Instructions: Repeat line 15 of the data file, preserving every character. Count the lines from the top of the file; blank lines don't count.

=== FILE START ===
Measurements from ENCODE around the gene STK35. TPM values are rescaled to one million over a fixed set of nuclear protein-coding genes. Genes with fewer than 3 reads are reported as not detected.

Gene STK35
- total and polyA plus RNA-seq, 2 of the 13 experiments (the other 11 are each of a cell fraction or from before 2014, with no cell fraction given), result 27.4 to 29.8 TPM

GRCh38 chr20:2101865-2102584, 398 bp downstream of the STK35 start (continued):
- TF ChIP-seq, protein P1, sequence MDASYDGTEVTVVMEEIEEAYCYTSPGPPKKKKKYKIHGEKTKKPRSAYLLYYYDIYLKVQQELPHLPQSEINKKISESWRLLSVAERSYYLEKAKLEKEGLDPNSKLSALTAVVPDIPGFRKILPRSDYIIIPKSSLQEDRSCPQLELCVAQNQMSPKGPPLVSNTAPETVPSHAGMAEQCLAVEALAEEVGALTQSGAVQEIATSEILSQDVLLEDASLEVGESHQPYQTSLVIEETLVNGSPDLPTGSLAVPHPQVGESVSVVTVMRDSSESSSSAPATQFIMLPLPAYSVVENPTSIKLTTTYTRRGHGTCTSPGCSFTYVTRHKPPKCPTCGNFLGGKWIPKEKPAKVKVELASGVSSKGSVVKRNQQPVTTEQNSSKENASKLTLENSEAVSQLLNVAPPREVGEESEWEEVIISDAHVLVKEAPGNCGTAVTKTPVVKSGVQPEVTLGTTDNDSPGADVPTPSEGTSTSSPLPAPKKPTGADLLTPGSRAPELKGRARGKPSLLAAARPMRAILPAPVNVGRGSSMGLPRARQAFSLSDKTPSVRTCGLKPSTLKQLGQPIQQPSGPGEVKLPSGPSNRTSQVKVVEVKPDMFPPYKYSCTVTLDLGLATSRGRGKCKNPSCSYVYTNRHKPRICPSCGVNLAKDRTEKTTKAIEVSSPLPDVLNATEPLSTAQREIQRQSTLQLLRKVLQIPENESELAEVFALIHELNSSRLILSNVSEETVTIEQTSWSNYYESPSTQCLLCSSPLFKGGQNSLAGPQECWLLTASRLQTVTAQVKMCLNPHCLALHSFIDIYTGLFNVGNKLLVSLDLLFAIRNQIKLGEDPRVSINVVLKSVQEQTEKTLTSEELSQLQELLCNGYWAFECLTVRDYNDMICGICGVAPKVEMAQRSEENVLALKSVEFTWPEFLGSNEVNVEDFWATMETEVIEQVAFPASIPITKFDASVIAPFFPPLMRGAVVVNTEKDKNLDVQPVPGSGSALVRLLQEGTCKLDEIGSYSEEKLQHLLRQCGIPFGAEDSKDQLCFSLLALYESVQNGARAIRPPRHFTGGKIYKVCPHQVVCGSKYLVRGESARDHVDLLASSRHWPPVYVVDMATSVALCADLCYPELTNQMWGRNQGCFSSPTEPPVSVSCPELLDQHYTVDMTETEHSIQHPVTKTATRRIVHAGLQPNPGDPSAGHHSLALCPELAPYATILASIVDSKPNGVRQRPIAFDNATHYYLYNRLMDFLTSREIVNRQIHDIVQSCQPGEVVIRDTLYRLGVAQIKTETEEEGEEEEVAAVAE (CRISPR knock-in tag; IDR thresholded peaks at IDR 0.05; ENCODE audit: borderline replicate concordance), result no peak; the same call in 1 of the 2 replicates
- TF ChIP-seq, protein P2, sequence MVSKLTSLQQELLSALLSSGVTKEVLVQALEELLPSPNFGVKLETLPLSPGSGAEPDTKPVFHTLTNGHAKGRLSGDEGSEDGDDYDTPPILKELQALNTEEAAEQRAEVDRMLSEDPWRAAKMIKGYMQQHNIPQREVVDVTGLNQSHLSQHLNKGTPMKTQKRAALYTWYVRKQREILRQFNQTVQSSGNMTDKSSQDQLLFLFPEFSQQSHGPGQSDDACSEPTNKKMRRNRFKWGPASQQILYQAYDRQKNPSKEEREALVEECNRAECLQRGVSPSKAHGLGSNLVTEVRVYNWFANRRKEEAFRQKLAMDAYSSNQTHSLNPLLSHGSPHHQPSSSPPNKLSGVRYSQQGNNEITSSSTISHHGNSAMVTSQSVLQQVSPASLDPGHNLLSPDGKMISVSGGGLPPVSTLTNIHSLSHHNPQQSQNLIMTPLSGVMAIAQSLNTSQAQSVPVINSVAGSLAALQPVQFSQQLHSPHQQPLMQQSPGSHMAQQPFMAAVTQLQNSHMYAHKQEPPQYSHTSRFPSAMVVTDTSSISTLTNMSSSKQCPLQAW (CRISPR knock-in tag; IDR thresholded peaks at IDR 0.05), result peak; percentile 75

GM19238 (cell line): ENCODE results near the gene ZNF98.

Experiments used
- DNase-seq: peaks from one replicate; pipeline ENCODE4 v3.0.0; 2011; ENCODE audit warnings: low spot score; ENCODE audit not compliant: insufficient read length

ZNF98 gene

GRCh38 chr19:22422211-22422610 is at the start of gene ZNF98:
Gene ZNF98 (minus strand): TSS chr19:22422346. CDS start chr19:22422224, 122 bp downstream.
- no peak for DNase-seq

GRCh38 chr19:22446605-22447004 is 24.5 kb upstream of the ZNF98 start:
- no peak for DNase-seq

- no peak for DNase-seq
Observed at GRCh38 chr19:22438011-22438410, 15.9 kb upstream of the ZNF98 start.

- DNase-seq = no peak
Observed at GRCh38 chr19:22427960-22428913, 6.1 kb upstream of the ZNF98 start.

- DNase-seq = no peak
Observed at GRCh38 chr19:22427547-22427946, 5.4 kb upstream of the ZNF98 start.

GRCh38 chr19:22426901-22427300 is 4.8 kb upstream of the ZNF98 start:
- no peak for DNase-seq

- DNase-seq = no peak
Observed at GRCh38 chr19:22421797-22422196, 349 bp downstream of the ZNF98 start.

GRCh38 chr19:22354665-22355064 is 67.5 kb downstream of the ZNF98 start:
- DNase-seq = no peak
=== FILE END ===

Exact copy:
- no peak for DNase-seq